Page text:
Lim Nyuk Foh v Datuk Zainal Abidin bin Haji Ahmad & Anor [2018] MLJU 800

Stamford Holdings Sdn Bhd v Kerajaan Negeri Johor & Ors [1998] 1 MLJ 607.
September 20, 2018
Sazean Engineering & Construction Sdn Bhd v Bumi Bersatu Resources Sdn Bhd – [2018] MLJU 839
September 20, 2018

A Verbal Contract is as Legally Binding as a Written One

A contract can be created based on an oral representations  and the court will take into consideration the events and background leading to the formation of the contract. Further, the Court  would look into the intention of the parties in deducing whether there was an intention to create legal relations.

The Facts

Lim Nyuk Foh (LNF), the Plaintiff, purchased 20,917,485 shares of Sarawak Consolidated Industries Bhd (SCIM) based on oral representations made by the seller, Datuk Zainal Abidin (DZA), the Defendant. LNF had also relied upon a brief 1 page written Letter of Undertaking. Relying on the oral representations and the Letter of Undertaking, LNF bought the shares for a sum of RM29,715,984.00 in October 2014. The shares were bought by LNF at a premium, as it was meant to be a controlling stake in SCIM, a public listed company. The Letter of Undertaking stated that LNF could appoint three directors, inclusive of the Managing Director in SCIM. There were no other documents to evidence the contract/agreement between the parties apart from the 1 page Letter of Undertaking.

The promise that LNF could appoint the Managing Director and 2 other directors in SCIM (and effectively take control of the Board of Directors of SCIM) did  not materialise, as the SCIM’s board of directors did not approve of it. LNF then complained to DZA of the fact that he could not take control of the board of SCIM and demanded a refund of monies paid for purchase of the shares by LNF to DZA.

LNF had several meetings with DZA after which the DZA made a verbal offer to buy back the shares and to compensate LNF for the costs and expenses incurred. However, DZA failed to fulfil his promise to buy back the SCIM shares.

LNF then took action against DZA for breach of the oral agreement to buy back the SCIM shares at the price that he had paid and to compensate him for all losses and damage suffered by him. DZA denied making any oral promise/s to buy back the SCIM shares.  DZA said he that he had only informed LNF that he was only willing to consider to buy back the shares but had never made any promise/s to actually buy back the shares.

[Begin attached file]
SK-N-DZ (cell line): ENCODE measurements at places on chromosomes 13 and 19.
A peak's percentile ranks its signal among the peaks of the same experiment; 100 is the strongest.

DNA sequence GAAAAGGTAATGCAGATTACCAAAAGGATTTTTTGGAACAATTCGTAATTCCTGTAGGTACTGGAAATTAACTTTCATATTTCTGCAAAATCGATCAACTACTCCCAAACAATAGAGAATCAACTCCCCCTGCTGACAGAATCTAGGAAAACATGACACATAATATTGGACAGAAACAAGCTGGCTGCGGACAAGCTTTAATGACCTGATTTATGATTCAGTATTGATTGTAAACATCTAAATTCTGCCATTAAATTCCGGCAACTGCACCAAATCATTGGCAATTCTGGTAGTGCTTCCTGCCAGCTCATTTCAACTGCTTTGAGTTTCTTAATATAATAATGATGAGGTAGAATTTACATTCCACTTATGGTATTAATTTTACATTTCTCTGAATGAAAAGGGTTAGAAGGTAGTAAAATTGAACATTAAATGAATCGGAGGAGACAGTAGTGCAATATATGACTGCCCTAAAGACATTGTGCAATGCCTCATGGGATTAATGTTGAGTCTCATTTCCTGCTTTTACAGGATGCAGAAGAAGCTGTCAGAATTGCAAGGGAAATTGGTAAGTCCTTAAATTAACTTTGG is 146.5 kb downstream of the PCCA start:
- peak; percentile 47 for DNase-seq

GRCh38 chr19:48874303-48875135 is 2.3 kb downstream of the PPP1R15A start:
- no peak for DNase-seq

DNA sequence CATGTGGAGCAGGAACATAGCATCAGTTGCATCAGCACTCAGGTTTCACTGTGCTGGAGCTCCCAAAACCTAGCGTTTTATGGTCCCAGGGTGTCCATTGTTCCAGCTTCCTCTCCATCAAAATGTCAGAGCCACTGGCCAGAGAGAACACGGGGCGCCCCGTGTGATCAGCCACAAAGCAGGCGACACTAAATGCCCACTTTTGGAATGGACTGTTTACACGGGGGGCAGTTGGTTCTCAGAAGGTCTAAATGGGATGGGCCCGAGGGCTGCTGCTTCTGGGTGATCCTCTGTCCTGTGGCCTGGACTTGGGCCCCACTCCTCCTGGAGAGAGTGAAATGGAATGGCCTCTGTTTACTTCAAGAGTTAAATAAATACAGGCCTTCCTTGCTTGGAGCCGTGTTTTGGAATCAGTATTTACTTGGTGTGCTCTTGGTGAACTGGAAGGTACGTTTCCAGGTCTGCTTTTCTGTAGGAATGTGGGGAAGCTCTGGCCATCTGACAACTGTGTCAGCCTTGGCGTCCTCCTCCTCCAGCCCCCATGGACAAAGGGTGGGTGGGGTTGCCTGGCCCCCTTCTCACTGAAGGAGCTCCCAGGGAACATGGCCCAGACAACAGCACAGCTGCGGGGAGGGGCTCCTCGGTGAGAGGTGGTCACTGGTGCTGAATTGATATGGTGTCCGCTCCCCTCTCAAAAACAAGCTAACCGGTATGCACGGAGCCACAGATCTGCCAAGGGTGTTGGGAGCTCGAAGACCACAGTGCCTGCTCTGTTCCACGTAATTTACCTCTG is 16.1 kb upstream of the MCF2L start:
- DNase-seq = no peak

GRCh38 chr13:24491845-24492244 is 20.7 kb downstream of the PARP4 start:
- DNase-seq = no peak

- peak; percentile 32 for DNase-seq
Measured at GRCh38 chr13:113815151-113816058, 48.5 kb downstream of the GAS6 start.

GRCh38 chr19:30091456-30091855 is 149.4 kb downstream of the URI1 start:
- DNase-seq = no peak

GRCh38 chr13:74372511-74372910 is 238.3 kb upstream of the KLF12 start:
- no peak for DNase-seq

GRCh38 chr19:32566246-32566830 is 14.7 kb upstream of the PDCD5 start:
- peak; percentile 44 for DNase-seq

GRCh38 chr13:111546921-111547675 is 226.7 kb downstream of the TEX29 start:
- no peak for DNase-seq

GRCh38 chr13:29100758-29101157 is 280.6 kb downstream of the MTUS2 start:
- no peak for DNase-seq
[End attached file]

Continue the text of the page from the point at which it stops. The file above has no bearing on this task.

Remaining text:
The Decision

Contract Can Be Verbal

The question to be decided by the High Court was whether the Plaintiff, LNF, could prove his claims that there was in fact an oral agreement by the Defendant, DZA, to buy back the shares and compensate LNF for the losses and damage that he had suffered.

The High Court referred to Achi a/p Suppiah v Devamurthy a/l Suppiah [2010] 8 MLJ 189, which held that a contract can be based on an oral agreement. However, when the contract sought to be enforced is an oral contract and the Defendant denies the existence of the same, the Court would have to evaluate all the evidence to decide whether a contract was formed or not. It was very much a case of proving the existence of  the contract.

 

Intention to Create Legal Relations

LNF adduced evidence in the form of exchanges of What’sApp messages which indicated that there were some discussions about DZA buying back the shares from LNF at the price that the SCIM shares were sold to himhe . However, the What’s App messaqes did not per se prove LNY’s claims of the exietence of the agreement by DZA to re-purchase the SCIM shares. The Court then relied on admissions and matters stated by DZA in his cross examination to connect the dots and hold that there was in fact a binding contract formed between LNY and DZA for DZA to re-purchase the SCIM shares sold by DZA to LNF at the price paid by LNF and compensate LNF for the losses and damage suffered by LNF.

The court relied on Cipta Cermat Sdn Bhd v Perbandaran Kemajuan Negeri Kedah  [2007] 2 MLJ 746 to hold that it is permissible to take into consideration events and background facts leading to the formation of the contract. The court is not concerned with the subjective intention of the parties. It is the imputed intention that is relevant. Therefore, communications between parties for instance, can be taken into consideration objectively for the Court to deduce whether parties had intended to create a legal relation. See Teras Kimia Sdn Bhd v Kerajaan Malaysia  [2014] 7 MLJ 584.

 

DZA had also admitted during intense cross examination by counsel for LNF that he promised to buy back the shares through other companies in which he was the controlling shareholder.

The court also referred to the demeanour of LNF and DZA during examination in chief and cross examination and preferred to believe LNF as a more truthful and trustworthy witness of the existence of the verbal promise.

On a balance of probabilities the court found that DZA had at the material time, agreed to buy back the shares from LNF and to compensate him for the losses that he had suffered.

Judgement was given in favour of LNF.

This case reiterates the legal principle that verbal promises can be binding. The Court would take the objective approach in deducing the intention of the parties to create legal relations by taking into account the circumstances surrounding the making of the contract, including the factual matrix that forms the background to the contract. Although the evidence proving the existence of an oral contract may be thin, the Court can and will take into account the demeanour of witnesses to arrive at the truth between the parties apart from contemporaneous evidence in the form text messages.

 

Alex De Silva, Bodipalar Ponnnudurai De Silva acted as lead counsel for LNF.